The National Climate Assessment includes regional reports
Themes include infrastructure risks from rising oceans, to changing energy needs
Forecasts are included for six U.S. regions
A number of themes emerge from the regional reports included in the National Climate Assessment – things like risks to infrastructure due to rising oceans both benefits and harm to agricultural production because of changing temperature, and new realities for cooling and heating costs.
Find your geographic region below and see how these issues specifically affect where you live, according to the report.
If you live in the Northwest, you can appreciate how vital the snow accumulation in the mountains is. It melts in spring to provide water for hydropower plants and irrigation for crops. But as seasonal water patterns change, caused in part by changes in snowmelt, the region’s diverse ecology and geography can face challenges.
The impacts of climate change will be strongly felt along the coast – an area important for the region’s economy. People’s livelihoods, recreational areas and infrastructure could be affected by rising sea levels. At the same time, wildfires are expected to increase.
Examples from report:
– “Since around 1950, area-averaged snowpack on April 1 in the Cascade Mountains decreased about 20%, spring snowmelt occurred 0 to 30 days earlier depending on location, late winter/early spring streamflow increases ranged from 0% to greater than 20% as a fraction of annual flow, and summer flow decreased 0% to 15% as a fraction of annual flow, with exceptions in smaller areas and shorter time periods.”
– As sea levels rise, coastal areas of Washington and Oregon will flood more often. Beaches and habitats will probably decline in these areas.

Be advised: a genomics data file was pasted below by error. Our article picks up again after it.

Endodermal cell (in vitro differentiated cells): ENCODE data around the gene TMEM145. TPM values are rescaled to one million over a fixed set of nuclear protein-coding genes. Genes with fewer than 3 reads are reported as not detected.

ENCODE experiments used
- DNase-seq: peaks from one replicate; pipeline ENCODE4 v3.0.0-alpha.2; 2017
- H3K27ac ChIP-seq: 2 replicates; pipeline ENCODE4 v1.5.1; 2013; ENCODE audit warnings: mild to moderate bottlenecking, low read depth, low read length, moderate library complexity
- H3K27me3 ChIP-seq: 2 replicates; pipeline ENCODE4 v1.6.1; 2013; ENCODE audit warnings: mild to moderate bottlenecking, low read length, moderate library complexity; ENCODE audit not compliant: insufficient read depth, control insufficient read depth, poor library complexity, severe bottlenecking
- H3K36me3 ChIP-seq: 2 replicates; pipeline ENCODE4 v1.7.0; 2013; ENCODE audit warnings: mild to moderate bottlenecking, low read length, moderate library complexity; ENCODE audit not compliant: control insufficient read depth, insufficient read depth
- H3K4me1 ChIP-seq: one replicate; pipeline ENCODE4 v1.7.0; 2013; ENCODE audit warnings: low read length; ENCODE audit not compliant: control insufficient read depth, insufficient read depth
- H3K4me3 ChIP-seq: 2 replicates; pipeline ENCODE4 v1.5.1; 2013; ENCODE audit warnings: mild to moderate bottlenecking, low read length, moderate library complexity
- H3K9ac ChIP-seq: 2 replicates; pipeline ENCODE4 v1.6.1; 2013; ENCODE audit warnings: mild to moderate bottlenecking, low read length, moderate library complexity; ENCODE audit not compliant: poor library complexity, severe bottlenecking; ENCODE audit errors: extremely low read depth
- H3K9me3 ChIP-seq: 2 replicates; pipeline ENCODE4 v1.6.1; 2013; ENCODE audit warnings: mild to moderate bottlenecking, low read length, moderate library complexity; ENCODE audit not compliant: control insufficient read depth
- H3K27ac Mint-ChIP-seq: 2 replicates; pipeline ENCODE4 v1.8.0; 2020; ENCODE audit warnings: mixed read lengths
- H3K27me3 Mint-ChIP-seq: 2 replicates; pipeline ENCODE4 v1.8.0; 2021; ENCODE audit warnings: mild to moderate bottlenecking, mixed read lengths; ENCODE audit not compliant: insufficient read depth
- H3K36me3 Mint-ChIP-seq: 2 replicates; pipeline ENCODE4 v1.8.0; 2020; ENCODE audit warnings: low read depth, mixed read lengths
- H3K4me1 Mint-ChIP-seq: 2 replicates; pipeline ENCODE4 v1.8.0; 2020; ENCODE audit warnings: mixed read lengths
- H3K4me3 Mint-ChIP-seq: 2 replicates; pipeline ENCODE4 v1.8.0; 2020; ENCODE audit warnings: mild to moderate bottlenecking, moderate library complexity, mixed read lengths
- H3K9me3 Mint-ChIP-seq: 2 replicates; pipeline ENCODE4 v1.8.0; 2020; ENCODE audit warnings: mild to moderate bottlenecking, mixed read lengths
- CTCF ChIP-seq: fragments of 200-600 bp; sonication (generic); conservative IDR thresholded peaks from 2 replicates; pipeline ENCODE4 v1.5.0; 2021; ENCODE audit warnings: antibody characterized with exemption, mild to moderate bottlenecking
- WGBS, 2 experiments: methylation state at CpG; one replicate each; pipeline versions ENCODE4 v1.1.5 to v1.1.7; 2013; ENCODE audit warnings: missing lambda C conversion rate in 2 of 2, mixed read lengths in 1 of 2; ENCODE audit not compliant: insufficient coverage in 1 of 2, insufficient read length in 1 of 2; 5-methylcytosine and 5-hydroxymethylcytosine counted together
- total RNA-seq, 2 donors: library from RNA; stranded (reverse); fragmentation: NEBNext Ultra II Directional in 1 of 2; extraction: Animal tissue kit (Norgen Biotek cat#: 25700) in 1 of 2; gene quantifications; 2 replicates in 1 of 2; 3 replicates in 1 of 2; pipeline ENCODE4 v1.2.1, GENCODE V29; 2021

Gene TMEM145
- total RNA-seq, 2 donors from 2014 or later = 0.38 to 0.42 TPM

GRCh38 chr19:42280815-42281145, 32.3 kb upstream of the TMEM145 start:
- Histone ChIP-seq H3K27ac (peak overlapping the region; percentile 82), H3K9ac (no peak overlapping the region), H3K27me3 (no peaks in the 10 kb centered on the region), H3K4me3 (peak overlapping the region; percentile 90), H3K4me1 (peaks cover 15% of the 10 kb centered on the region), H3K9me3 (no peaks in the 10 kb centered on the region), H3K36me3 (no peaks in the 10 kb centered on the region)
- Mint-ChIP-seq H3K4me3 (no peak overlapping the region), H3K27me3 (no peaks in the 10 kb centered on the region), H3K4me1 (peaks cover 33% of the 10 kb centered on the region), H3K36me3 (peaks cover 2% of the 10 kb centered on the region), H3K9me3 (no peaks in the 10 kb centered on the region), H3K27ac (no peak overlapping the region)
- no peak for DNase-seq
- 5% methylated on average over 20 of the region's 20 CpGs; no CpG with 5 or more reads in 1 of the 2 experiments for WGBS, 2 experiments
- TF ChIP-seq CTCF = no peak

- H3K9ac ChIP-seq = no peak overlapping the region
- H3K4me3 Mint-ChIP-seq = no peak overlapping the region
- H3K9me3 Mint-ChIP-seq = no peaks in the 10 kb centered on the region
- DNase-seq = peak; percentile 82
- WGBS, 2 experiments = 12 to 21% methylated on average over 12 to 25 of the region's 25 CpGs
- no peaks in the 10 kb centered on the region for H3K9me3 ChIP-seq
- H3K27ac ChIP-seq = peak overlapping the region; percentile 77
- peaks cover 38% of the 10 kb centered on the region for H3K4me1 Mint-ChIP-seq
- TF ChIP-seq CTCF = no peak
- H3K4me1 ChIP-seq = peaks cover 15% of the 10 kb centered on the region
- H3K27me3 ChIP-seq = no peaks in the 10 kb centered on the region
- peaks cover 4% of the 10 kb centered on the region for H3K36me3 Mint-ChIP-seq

– “Climate change will alter Northwest forests by increasing wildfire risk and insect and tree disease outbreaks, and by forcing longer-term shifts in forest types and species.”
– Wildfires are a natural part of the forest ecosystem in the Northwest, but warmer and drier conditions have increased the number and extent of such fires.
– “Projected warming will reduce the availability of irrigation water in snowmelt-fed basins and increase the probability of heat stress to field crops and tree fruit.”
– In the short term, some crops will benefit from a longer growing season, but the long-term consequences are uncertain.
Those in the Southwest, especially in California, have already seen what changes in sea levels and temperature can do. Wildfires have ravaged some communities, and there has been damage along the coast due to waves encroaching further and further inland. Residents in this region count on a reliable supply of water. Imagine if that supply becomes less reliable as snowpack and streamflow amounts decrease?
Examples from the report:
– “Over the past 50 years across most of the Southwest, there has been less late-winter precipitation falling as snow, earlier snowmelt, and earlier arrival of most of the year’s streamflow.”
– Between 1970 and 2003, warmer and drier conditions increased the burned area in the western U.S. mid-elevation conifer forests by 650%.
– The sea level along the California coast has risen anywhere between 6.7 to 7.9 inches over the past 100 years.
–“If adaptive action is not taken, coastal highways, bridges, and other transportation infrastructure (such as the San Francisco and Oakland airports) are at increased risk of flooding with a 16-inch rise in sea level in the next 50 years.”
– “The effects of heat stress are greatest during heat waves lasting several days or more, and heat waves are projected to increase in frequency, duration, and intensity,,,,, become more humid, and cause a greater number of deaths.”
A large chunk of the middle United States, from Texas to Montana and the Dakotas, falls into this category in the report. What do Texans and Montanans have in common when it comes to climate? Well, the entire region will see increased demand for water and energy, and temperatures rise. Changes in how much you have to cool or warm your house has large impacts on the efficiency of energy use.
Climate change doesn’t have just negative effects. For example, increased rainfall in the Northern Plains could increase agricultural productivity. But in the Central and Southern Plains, declines in rainfall means crop yields will be reduced.
Examples from report:
– In the Northern Plains, warmer winters mean that there may be a reduction in heating demand, but it might be outweighed by greater demand for air conditioning during warmer summers.